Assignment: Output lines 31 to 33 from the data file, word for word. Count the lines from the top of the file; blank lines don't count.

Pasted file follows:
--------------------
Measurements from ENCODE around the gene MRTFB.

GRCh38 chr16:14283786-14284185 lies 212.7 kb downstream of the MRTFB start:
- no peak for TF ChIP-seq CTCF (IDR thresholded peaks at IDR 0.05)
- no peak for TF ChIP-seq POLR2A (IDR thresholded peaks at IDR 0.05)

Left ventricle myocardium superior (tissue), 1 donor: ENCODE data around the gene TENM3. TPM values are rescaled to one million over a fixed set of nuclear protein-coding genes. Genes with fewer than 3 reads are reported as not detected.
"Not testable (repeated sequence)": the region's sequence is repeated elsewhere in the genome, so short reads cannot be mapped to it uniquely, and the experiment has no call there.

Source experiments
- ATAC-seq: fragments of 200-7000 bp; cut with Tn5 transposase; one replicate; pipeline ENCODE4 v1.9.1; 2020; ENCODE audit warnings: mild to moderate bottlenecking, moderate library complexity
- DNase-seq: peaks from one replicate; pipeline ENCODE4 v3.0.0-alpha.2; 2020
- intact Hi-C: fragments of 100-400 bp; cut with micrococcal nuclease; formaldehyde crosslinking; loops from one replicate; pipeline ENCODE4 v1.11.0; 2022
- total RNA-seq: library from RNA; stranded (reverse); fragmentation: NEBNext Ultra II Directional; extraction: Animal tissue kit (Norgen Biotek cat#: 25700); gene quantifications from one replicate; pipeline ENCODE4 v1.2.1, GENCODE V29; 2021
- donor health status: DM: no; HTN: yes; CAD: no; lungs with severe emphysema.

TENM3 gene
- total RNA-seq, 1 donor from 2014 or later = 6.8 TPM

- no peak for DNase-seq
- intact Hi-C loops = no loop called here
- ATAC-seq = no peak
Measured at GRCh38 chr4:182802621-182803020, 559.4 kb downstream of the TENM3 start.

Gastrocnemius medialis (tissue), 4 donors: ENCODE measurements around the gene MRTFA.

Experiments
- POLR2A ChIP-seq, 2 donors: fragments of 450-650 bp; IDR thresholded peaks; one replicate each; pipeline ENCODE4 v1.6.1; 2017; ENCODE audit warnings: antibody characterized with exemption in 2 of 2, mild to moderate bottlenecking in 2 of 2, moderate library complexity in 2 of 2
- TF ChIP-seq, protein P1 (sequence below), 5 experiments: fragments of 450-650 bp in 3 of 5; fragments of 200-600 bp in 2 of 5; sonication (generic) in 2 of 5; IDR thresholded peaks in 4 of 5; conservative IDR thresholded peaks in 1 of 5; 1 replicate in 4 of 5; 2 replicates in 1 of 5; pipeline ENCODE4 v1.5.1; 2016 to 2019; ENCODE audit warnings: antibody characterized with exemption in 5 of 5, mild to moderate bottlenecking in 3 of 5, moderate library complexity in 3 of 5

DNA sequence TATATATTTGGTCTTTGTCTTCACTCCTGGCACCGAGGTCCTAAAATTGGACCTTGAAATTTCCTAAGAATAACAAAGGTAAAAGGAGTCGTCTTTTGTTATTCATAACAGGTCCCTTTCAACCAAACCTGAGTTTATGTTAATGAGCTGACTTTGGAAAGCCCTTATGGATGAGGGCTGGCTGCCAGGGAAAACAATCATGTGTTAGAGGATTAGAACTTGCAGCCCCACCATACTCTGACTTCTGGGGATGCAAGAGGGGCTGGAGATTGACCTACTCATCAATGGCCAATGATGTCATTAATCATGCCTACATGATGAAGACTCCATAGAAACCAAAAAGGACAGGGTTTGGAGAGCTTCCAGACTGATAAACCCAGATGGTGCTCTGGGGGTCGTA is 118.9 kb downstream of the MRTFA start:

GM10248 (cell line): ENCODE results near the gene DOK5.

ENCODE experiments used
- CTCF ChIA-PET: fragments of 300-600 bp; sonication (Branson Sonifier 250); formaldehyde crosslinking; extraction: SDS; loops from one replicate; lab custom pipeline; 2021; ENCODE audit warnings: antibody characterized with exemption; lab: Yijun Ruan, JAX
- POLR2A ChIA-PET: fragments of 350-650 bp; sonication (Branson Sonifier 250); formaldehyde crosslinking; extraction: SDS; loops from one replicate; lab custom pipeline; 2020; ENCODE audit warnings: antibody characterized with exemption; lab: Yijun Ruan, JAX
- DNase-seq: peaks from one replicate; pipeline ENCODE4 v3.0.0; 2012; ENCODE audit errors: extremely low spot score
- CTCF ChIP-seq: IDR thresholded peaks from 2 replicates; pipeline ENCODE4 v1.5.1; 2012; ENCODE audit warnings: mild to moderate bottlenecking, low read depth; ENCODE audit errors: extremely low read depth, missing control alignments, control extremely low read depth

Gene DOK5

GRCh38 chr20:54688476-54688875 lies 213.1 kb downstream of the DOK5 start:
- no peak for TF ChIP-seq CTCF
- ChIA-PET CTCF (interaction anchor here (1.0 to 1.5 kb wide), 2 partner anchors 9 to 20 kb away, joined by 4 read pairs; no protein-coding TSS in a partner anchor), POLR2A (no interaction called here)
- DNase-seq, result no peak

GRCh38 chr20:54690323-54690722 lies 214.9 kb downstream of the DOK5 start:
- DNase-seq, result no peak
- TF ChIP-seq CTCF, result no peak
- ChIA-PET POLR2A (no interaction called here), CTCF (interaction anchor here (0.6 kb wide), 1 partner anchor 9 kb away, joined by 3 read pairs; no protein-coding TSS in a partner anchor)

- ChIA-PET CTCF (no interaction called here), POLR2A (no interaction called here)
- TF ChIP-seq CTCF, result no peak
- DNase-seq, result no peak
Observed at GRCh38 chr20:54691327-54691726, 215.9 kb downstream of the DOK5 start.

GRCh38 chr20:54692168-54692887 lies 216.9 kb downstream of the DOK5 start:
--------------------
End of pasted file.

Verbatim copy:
GRCh38 chr20:54688476-54688875 lies 213.1 kb downstream of the DOK5 start:
- no peak for TF ChIP-seq CTCF
- ChIA-PET CTCF (interaction anchor here (1.0 to 1.5 kb wide), 2 partner anchors 9 to 20 kb away, joined by 4 read pairs; no protein-coding TSS in a partner anchor), POLR2A (no interaction called here)